Top Tips for Teaching Reading
To celebrate the launch of our reading intervention programme, Love to Read, we’ve compiled our top tips for teaching reading. Read on to find out more.
Explore other reading options – not just books
When teaching reading don’t be afraid to allow children, especially ones who are not engaging with reading, to explore alternative texts. Reading is not just limited to chapter books alone. There are lots of alternative texts children can choose from to learn to read; graphic novels, comic books, e-books, magazines, blogs and more. Find something that connects with the child’s passions and sparks their interest, this will make reading a more fun and appealing activity. In addition, discover what the child might read for pleasure and incorporate this into classroom learning. This can prove really motivating for reluctant readers.
Focus on comprehension
Talk to the children about what they are reading before, during and after a reading practice. Encourage the child to re-tell the story, ask questions and discuss the characters. These insights will help to keep the child focussed and prompt a deeper understanding of the text. Ask the child to summarise key events in the story and make predictions about the ending – these can then be revisited and reflected upon when finishing the story. What did they enjoy about the book? Ask them to mark it out 5. Similarly, you can connect reading to writing exercises to further deepen understanding. Ask the child to write a book review or complete comprehension tasks based on the story they’ve just read.
Consider the reading environment
Build a positive and vibrant reading environment for children. Above all, a place where students feel comfortable and relaxed can really help to boost engagement in struggling readers. Have a wide selection of books and other reading texts available to choose from, fiction and non-fiction. Let children explore and discover what they want to read.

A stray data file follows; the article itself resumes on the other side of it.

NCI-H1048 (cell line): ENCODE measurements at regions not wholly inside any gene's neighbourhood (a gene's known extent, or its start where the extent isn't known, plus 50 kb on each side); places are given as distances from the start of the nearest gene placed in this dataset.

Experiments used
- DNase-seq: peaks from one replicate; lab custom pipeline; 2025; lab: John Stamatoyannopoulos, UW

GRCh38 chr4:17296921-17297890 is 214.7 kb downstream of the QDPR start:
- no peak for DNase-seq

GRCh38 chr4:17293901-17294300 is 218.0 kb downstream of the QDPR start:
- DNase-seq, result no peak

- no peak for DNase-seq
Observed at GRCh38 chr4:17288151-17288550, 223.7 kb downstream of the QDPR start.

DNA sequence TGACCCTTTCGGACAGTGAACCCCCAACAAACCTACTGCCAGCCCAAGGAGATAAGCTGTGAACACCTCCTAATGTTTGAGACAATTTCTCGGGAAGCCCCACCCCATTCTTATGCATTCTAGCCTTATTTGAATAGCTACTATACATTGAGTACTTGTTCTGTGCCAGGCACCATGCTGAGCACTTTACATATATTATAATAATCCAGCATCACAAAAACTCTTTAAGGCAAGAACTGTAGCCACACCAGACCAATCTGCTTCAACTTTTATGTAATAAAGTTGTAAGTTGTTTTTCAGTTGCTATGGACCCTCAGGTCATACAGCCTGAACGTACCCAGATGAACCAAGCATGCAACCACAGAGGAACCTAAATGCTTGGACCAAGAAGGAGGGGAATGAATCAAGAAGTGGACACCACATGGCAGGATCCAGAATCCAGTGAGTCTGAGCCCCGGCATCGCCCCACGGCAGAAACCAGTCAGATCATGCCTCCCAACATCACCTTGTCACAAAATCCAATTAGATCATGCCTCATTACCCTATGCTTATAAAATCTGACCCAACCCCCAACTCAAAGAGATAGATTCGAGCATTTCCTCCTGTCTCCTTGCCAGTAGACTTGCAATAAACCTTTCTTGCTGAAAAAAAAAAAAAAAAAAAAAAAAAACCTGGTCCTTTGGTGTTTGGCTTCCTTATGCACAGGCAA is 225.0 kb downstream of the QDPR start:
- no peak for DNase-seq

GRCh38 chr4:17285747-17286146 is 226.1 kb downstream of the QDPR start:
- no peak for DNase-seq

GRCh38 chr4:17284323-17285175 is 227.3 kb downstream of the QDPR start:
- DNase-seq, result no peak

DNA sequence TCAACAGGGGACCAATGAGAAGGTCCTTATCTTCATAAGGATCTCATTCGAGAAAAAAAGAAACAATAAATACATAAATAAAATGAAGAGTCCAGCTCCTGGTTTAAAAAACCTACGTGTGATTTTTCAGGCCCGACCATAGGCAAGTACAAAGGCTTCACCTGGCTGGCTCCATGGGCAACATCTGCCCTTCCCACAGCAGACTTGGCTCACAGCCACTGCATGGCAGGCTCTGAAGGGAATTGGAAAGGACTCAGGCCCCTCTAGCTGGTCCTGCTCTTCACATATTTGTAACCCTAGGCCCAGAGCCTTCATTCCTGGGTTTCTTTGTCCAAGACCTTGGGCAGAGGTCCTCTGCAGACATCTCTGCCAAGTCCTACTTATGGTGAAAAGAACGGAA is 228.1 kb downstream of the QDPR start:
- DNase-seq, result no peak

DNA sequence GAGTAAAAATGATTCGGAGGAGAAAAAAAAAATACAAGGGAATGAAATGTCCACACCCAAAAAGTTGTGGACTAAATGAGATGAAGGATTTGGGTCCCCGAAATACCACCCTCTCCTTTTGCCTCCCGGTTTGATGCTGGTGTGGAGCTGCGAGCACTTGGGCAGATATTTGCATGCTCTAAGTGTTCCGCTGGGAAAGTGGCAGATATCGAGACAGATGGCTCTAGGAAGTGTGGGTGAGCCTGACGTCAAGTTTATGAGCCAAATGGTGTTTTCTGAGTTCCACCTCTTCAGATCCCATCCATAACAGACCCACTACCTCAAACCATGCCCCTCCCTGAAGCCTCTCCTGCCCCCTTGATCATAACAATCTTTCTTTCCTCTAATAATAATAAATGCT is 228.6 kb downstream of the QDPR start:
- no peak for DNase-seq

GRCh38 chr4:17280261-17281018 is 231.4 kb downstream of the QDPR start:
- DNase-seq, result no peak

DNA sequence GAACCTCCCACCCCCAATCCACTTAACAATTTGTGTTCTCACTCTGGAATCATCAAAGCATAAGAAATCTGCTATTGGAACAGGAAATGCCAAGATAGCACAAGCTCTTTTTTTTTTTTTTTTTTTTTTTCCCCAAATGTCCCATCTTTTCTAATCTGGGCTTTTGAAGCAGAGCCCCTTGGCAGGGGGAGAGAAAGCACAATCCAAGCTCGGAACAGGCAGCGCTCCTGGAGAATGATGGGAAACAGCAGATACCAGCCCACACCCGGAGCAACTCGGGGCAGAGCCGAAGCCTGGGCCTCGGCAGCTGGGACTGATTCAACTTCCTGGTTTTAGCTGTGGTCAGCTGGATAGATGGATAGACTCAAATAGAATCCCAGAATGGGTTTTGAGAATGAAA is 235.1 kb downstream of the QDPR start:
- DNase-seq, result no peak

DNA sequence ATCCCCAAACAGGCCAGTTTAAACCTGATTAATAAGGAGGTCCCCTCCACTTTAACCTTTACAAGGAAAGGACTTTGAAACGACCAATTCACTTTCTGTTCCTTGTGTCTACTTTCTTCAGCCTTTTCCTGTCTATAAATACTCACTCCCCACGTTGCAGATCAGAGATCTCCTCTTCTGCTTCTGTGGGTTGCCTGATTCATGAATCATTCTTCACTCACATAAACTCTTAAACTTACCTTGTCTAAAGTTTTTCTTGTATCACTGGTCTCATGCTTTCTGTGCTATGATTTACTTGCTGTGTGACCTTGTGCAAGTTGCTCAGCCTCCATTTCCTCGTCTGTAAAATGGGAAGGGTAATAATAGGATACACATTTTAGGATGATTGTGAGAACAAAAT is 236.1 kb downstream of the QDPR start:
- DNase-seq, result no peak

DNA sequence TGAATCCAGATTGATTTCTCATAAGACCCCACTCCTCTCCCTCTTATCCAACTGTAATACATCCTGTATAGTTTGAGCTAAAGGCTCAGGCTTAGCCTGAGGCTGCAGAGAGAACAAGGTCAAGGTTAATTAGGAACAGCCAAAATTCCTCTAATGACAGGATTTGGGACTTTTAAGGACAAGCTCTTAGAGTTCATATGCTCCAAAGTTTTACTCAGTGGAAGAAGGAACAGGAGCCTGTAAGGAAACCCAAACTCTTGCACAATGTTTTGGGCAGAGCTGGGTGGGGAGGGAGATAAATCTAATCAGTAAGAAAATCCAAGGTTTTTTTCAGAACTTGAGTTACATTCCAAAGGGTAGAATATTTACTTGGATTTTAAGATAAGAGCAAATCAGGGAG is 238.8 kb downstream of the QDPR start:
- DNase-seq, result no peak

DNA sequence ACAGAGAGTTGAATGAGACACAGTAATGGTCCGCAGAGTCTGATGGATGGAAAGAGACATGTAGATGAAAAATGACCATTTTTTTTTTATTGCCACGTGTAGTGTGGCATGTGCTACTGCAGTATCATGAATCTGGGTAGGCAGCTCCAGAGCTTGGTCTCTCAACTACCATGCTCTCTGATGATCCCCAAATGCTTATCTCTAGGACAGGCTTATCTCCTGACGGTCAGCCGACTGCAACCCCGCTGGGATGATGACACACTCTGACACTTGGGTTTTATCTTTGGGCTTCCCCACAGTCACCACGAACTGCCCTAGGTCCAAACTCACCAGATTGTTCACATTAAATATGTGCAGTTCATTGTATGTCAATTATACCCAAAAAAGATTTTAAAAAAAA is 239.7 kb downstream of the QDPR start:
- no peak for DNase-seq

Support children when choosing books
Help children to choose books that spark their passions and align with their interests. Too often we are forcing reading into children’s hands that does not interest them at all. By asking the children what interests and excites them, we can help them to choose books that suit their individual learning journey. Encourage children to choose books carefully, help them explore the title (Does this interest me?), the front cover (What do I think this story is about?), and the author (Have I read other books by this author?). They might want to ‘dip in’ and read a page to see if they like it or are able to read it? Encourage them to check in with a teacher, or parent, if they think the book/text might be too hard to read.
Let reading become lively
Reading doesn’t have to be a quiet, isolating experience. Let reading become lively and it can really help to motivate reluctant readers. Collaborative group discussions are a great start. Get the children talking in groups about their favourite books. Creating dramatic interpretations of key events can be a great way to engage the children. Likewise, creating and reciting poems about the characters and finding music that captures the mood of the story are all ways to make reading a fun and interactive activity.
Love to Read
Love to Read was developed to work in partnership with schools to overcome literacy difficulties that affect the life chances of children, young people and adults. The programme has helped to more than double the progress of typically developing learners, boosting reading ages by 2 years over the course of just 10 weeks. Love to Read uses a book-based approach to support learners in their reading, enabling them to activate both dimensions of reading – word recognition processes (including phonics) and language comprehension processes.
If you would like to find out more about our Love to Read programmes, or becoming a Love to Read trained tutor, click here.